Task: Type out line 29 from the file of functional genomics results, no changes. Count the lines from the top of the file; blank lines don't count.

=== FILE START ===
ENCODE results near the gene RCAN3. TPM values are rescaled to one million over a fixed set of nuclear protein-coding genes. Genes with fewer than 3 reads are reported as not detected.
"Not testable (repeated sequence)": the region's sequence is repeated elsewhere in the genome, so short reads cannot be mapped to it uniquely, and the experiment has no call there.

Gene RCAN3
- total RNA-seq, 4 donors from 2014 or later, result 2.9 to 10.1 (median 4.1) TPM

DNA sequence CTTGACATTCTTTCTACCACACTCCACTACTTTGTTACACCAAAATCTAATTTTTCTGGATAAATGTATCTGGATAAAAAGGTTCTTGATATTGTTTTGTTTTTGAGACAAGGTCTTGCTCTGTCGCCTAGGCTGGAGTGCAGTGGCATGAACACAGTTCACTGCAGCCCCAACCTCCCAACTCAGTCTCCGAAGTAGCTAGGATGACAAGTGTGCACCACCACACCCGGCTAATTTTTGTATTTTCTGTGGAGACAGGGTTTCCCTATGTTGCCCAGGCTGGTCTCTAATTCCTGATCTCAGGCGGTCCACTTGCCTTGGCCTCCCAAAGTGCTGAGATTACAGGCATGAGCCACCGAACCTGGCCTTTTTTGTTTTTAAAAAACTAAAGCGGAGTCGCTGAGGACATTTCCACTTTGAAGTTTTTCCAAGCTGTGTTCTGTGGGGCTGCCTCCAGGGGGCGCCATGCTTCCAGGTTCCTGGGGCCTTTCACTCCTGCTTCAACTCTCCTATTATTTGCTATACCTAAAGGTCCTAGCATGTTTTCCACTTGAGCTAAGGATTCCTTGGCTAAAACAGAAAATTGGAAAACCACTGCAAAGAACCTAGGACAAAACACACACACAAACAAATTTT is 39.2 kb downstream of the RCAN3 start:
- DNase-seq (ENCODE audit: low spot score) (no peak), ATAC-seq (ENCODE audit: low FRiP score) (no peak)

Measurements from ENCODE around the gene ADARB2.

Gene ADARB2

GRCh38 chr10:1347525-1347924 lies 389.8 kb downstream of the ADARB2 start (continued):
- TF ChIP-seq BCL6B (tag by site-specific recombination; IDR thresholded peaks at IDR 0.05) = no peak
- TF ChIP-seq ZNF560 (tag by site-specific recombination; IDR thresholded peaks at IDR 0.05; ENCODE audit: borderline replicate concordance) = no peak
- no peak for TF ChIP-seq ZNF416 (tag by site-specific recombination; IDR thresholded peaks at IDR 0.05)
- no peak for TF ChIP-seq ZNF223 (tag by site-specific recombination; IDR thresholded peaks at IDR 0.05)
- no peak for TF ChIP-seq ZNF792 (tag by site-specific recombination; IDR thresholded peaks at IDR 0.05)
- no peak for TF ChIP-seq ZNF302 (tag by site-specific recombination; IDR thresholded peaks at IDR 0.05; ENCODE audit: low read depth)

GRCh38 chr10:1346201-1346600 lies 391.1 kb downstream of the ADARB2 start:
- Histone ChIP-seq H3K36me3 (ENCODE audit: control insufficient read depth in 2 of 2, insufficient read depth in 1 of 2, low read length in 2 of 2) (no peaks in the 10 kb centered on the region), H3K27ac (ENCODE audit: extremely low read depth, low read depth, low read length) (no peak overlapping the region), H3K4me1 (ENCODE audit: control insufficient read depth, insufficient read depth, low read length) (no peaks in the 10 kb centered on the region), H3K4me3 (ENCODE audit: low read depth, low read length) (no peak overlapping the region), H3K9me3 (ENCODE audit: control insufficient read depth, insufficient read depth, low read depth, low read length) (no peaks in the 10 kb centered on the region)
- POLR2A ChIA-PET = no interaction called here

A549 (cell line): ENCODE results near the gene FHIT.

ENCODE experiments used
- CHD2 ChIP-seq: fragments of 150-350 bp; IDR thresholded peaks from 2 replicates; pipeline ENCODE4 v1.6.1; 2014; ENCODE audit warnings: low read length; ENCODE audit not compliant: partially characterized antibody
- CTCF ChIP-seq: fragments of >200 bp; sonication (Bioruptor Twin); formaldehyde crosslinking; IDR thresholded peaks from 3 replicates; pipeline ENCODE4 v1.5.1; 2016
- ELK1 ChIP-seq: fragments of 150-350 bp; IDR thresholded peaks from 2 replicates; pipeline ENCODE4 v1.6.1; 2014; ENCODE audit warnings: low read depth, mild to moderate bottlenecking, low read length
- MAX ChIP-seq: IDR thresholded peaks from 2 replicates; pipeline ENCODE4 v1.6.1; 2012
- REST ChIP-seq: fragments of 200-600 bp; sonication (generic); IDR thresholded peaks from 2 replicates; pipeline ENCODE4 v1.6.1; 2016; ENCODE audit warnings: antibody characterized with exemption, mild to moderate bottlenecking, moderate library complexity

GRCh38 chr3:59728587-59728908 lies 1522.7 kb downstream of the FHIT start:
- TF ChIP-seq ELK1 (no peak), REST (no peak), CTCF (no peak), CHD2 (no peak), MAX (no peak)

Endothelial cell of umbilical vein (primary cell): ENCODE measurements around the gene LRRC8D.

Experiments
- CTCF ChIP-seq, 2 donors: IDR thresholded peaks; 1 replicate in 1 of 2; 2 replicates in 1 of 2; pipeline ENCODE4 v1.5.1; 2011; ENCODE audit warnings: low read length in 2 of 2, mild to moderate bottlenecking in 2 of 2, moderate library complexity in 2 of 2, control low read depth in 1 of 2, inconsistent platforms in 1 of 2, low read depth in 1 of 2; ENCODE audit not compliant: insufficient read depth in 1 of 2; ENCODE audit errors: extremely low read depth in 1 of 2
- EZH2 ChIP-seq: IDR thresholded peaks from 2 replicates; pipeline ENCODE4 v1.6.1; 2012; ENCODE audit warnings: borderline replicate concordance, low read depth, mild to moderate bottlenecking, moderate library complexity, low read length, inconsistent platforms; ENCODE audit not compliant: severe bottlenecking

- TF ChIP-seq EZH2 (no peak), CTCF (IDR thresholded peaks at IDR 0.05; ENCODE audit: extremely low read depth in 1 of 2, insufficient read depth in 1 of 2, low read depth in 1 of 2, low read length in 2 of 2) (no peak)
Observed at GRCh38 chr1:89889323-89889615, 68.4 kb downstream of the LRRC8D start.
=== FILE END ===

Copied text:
Experiments